- Building You as Complete Individuals
- Confidence in Yourself and Your Relationship
- Fear and Mistrust
- Forgiveness, Guilt and Trust
- Being Assertive about Your Needs
- Fostering Honest Communication
- Prioritizing your Relationship
My experience is not limited to the above mentioned difficulties and if you are experiencing a difficulty that is not mentioned above please feel free to contact me and we can see whether I am able to work with you.
Here is a list of difficulties that I am unable to help with through online therapy as they require conventional face-to-face therapy:
- severe crisis situations (such as domestic violence or suicidal ideation)
- if you have been diagnosed with sever psychopathology such as Schizophrenia
- if you require a therapist to provide evidence in a court of law
- if you are a minor (under the age of 18) I will need written consent from a parent or guardian before we can begin therapy
If you are in a crisis or if you or any other person may be in danger – don’t use this site. These resources can provide you with immediate help.
*Please be aware that as a Counselling Psychologist it is beyond my scope of practice to prescribe medication to clients.
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What if the internet connection drops during the session?
During face-to-face therapy you may have to miss a session because you get stuck in traffic or you miss your bus or the weather is too bad etc. With online therapy you don’t have to get to a specific place and so it’s much easier to make sure that you see your therapist. However, there may be occasions where the internet connection may fail during the therapy session.
I understand how important it is that therapy takes place at our agreed upon time. I have therefor made a back-up plan:
If the internet fails during the time of the session I will phone you on your cell-phone and we can continue the session without video. Because I understand how frustrating it can be to experience technical difficulties during therapy, I will pay for the cell-phone call. Even if the internet problem is from your side, I will still call you on your phone at no extra charge to you.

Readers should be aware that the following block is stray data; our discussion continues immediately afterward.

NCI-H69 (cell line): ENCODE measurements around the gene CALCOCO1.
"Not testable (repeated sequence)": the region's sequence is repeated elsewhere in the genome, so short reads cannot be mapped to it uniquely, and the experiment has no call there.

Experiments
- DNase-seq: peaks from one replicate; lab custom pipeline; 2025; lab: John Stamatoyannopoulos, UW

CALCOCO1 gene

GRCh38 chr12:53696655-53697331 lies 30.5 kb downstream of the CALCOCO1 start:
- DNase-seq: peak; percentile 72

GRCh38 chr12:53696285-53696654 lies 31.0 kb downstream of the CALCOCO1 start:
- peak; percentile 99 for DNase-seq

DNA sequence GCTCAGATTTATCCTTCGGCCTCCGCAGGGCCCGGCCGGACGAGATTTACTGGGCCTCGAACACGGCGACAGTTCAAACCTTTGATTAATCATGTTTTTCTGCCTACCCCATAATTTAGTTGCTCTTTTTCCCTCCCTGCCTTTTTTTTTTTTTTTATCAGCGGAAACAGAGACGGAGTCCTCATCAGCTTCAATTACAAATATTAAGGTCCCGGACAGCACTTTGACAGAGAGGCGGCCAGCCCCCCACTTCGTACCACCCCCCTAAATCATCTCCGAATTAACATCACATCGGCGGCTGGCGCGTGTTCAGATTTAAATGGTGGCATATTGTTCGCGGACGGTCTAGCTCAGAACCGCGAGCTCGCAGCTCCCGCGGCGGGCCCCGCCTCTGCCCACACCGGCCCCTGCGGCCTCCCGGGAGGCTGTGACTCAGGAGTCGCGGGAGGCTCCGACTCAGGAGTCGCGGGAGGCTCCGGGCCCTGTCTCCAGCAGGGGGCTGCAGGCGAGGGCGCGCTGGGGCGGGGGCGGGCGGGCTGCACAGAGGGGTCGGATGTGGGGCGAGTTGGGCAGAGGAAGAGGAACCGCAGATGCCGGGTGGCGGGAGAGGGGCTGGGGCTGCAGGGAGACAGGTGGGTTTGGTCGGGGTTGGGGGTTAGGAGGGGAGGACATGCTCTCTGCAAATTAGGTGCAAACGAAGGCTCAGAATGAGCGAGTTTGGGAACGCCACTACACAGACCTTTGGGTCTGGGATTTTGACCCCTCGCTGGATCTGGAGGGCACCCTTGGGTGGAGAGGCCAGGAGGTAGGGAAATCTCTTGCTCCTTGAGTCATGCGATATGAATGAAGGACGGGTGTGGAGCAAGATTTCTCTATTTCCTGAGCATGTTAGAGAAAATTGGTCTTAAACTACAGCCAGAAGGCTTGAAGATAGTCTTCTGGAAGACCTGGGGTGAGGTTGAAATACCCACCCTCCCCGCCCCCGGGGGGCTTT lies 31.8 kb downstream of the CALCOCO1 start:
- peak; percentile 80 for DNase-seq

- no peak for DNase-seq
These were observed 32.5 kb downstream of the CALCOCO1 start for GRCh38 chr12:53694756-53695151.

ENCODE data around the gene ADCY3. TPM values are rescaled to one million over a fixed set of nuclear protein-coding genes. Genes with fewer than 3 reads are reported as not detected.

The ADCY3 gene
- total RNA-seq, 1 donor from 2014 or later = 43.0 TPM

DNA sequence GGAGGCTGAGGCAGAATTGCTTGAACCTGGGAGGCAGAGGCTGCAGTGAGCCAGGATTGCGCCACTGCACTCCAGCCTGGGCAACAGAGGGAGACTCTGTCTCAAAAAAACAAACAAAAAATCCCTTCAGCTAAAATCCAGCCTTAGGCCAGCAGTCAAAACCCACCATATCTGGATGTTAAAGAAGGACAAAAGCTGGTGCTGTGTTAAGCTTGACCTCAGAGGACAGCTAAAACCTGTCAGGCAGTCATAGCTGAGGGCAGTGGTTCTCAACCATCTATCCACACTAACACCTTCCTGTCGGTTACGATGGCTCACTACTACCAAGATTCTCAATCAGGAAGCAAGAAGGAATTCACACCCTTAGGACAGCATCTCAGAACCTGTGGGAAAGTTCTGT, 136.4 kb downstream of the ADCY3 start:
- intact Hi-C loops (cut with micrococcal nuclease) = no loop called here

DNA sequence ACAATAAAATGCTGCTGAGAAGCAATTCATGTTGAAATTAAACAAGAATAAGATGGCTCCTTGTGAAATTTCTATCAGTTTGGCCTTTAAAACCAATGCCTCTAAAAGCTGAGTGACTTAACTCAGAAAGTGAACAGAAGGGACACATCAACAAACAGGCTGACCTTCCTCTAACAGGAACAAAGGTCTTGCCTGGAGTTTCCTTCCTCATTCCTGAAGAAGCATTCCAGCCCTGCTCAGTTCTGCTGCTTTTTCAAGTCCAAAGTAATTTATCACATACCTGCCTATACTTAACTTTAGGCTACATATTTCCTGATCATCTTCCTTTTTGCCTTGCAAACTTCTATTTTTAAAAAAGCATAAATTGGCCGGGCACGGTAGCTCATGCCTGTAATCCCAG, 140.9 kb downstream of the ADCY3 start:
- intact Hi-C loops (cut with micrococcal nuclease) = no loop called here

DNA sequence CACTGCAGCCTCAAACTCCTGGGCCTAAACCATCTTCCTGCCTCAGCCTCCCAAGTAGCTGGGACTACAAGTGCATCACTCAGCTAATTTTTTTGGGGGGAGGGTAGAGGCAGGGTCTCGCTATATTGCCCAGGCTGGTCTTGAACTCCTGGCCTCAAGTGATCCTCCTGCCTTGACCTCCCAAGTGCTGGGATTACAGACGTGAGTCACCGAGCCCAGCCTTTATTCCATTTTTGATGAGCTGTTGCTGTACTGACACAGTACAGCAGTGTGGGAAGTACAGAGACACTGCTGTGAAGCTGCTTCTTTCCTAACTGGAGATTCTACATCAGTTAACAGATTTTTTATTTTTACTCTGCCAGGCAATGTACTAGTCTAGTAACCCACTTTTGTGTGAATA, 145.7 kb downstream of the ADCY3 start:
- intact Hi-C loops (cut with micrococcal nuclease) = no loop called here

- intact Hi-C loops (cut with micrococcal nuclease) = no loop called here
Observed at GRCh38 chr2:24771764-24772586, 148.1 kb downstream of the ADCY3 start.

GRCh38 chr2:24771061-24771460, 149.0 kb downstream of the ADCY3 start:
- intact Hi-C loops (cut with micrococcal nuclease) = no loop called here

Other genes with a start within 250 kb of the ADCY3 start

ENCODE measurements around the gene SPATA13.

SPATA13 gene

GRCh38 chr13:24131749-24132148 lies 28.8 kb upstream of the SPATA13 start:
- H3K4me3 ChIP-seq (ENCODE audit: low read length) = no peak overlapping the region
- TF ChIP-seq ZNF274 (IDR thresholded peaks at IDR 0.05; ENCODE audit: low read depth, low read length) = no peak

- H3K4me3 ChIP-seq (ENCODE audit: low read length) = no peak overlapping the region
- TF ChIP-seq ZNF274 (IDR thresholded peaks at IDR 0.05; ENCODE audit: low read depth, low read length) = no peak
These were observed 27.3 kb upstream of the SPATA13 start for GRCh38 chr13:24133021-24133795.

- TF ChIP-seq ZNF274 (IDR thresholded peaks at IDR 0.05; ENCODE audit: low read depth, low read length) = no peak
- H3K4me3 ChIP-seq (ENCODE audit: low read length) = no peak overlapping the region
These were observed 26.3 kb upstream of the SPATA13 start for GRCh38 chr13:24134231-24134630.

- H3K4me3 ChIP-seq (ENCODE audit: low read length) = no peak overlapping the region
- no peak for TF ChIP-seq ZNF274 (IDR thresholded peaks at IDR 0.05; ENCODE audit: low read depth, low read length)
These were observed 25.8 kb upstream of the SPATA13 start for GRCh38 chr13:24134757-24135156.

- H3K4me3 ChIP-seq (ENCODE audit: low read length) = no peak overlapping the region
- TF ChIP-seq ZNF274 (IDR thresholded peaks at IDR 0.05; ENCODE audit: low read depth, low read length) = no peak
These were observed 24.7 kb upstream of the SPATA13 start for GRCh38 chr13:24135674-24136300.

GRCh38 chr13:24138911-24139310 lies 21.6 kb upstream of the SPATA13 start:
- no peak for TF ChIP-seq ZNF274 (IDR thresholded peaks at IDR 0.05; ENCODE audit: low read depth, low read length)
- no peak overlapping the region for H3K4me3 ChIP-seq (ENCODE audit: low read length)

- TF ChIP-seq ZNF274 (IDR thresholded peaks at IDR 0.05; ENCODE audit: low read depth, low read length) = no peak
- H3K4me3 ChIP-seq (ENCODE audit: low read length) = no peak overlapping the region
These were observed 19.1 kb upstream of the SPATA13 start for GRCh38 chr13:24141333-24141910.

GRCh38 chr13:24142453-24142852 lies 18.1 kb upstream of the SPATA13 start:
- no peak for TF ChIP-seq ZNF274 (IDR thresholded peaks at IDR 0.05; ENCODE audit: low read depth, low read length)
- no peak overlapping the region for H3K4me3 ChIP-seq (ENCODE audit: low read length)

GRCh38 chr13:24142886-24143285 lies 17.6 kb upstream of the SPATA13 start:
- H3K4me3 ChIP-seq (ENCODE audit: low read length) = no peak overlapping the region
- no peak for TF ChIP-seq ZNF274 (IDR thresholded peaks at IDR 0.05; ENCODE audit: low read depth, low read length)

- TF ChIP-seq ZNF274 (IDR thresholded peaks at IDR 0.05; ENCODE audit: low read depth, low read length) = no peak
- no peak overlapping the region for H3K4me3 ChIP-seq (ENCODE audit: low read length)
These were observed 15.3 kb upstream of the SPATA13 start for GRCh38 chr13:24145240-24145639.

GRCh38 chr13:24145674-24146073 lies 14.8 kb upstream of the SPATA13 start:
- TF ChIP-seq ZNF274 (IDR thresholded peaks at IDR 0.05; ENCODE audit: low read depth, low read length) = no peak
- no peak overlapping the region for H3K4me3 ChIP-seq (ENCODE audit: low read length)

*Note: I can only call you on your phone as long as you are in the UK. If you use your computer for our therapy sessions, please make sure that you have your phone with you in case the internet connection fails.
If the internet fails and you are unable to receive my phone call or you are not living in the UK then you can write down what you wanted to talk to me about. You can send this to me in an e-mail (no longer than 5 A4 pages) and I will send you a detailed e-mail back. Then we will resume video talking from the next session.
Not only does this ensure that you keep this time as your time to focus on you, but many people have found it helpful to to engage in a different form of expression by writing their thoughts and feelings out from time to time.
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What happens in the first session?
Of course every therapy session is different but this is a broad outline of the general structure that I use for couples and individual clients:
During the first session of therapy I often focus on on getting to know you and understanding your reason(s) for therapy.
My first question to you is usually around informed consent and whether you have any questions regarding the informed consent form. I will reinstate the importance of confidentiality and its limitations.
I may then ask you whether you have been in therapy before and if so, what you found helpful or unhelpful about your previous therapist(s). My reason for asking this is that it gives me insight into what works for you and how I can be most helpful for you in the future ( ie. by trying to avoid replicating aspects that you did not appreciate about your previous therapist(s).
Then we can speak about why you have decided to begin therapy. I aim to get on the same page as you and understand the difficulties that you are facing.
Within the first couple of sessions together we can clarify the difficulties that you would like to change as well as create your own personal goals about what you would like to change or get out of therapy.
We will discuss what we can realistically achieve together through therapy. My aim in therapy is to help you to stop needing therapy, I don’t want to create dependence on therapy. Therefore we will establish how you will know when you have achieved these goals.